Obviously, once you have read enough of your logs so that you know what is normal, you can filter the basic and generate your daily alert page. But you will always fall for this sort of cruft until you start reading your logs, and learning what your pencil does!

Anonymoussays:

On a serious note though the size of secure keys is 256 bit for symmetrical keys and 15360 bits for asymmetrical keys.

https://en.wikipedia.org/wiki/Key_size

So everyone should be using AES-256, to encrypt all their communications, do not trust only in the encryption that your service provider gives you, encrypt your data too and be happy.

You can also encrypt all your text in your profiles, emails and start using a key-manager.

This rant is about something old, is about the wisdom of letting others do the work for you, in time you become a slave to those who did that work. Make no mistake about, if you let the security of your communications be a problem to be solved by others they will abuse that power.

Do not let that happen and this ITU thing will not be of consequence, what is of consequence is that it shows how corrupt the system is and how it would be abused if we gave the ITU more power over the internet.

aldestrawksays:

Re: Re:

This is currently true which is why it is not so worrisome that they are working on such a standard. Standards have to be adopted and implemented and the ITU, or it’s former moniker CCITT, does not have a good record on getting telecom initiated protocols standards adopted in the real internet world. A case in point, the Internet uses the TCP/IP protocol stack rather than a protocol stack based on the OSI Reference Model. The fact that a proposed DPI standard does not take privacy into account only makes it harder for the ITU to have any success in getting the standard adopted.
What is worrisome is if global politics change enough so that ITU can mandate such standards. This is why what happens at the current WCIT meeting and the response of the world outside of their star chamber is so critical. However, I see the most likely path for adopting DPI standards is for individual countries to mandate this ability via laws such as an expanded CALEA in the US. This has to be done in a way that allows the protocol stack to still be interoperable with countries that respect privacy.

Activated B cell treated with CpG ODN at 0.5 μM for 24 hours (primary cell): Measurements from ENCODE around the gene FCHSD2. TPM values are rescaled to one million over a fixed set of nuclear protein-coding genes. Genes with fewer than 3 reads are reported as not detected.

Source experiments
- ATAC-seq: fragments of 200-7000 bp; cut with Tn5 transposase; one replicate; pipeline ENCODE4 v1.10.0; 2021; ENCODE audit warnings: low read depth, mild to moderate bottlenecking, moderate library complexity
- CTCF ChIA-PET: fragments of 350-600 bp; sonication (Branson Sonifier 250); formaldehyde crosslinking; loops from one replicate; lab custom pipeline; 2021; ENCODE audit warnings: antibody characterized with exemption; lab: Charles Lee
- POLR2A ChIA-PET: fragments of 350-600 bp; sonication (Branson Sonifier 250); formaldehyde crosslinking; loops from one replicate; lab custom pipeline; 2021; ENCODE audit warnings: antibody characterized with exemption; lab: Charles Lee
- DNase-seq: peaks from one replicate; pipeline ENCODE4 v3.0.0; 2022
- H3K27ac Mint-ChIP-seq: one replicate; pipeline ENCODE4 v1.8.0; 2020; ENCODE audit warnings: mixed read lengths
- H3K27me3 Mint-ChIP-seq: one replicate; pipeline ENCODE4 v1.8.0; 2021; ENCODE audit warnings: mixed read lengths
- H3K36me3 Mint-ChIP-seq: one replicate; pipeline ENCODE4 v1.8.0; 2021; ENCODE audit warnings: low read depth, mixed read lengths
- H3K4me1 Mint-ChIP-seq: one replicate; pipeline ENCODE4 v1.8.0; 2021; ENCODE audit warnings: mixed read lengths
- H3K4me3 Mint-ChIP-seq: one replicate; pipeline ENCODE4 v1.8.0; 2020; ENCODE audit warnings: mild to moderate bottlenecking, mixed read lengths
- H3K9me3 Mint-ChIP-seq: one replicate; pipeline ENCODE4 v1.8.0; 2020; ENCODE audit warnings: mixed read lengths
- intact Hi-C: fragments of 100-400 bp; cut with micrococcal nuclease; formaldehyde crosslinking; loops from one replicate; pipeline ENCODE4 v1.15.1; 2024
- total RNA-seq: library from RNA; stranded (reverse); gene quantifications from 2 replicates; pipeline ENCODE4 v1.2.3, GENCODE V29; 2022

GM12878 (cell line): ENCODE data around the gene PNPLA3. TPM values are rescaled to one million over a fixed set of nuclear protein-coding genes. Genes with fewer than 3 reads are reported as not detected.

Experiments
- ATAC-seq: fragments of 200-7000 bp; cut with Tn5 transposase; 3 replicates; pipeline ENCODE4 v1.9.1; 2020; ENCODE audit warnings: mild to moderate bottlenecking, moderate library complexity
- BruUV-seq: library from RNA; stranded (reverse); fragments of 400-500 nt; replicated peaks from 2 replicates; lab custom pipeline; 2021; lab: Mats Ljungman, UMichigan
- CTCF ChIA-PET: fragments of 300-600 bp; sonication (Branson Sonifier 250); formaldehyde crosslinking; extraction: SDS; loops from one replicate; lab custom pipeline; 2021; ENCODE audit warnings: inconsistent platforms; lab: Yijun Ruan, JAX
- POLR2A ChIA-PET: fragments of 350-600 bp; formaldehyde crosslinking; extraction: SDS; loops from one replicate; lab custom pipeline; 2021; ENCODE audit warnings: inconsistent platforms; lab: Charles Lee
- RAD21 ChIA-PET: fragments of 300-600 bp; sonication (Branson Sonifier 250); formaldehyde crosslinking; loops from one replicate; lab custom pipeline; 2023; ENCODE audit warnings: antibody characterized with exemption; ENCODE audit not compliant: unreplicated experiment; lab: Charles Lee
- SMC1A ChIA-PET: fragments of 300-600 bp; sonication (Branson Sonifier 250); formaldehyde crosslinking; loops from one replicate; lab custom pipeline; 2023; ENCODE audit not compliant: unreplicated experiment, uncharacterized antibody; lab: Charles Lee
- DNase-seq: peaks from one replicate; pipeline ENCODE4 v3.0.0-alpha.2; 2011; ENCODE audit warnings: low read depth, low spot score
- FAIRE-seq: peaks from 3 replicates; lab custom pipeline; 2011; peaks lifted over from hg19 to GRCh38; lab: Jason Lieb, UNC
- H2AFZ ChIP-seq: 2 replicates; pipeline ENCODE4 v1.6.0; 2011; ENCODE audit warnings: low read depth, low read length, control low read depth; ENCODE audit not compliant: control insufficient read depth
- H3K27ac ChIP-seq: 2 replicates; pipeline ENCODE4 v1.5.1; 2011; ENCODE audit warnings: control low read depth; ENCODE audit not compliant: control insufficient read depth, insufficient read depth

I apologize in advance for all the techy acronyms but my time is limited today so I am being lazy in writing this.

ECAsays:

Interesting

Lets ask a few things first..

How would all these people trying to regulate, LIKE their lives to be an open book?
REALLY how would they like their lives invaded..

Now for a better question. Wouldnt it be nice to FIND all the money that Corps ship out from the USA? without a Warrant? It would be fun to find this. If nothing else for blackmail and getting your 10% of it, BEFORe you reported it tot he gov.

Ben Doversays:

ultimately the internet will just become another marketing tool, once it has become rendered ‘useless’ for interpersonal communications and news sourcing (versus the SHILLS aka MSM)

the only way draconian, totalitarian regimes can be overloards to the sheeple is that they must provide toys for the simpletons to be obsessed with, such as I-pads and I-phones and android ‘spyware’ apps for you to get all glaze eyed over while someone has their finger up your anus from the TSA checking for corn kernels.

people are too stupid to just walk away from it, in time, there will be a whole generation of idiot children who won’t have a clue what PRIVACY is, and to be blunt about it, they won’t give a rat’s dick either.

de-evolved humans will eat their own feces rather than stand up and fight for personal freedom and liberty.

and that, sadly, is a fact.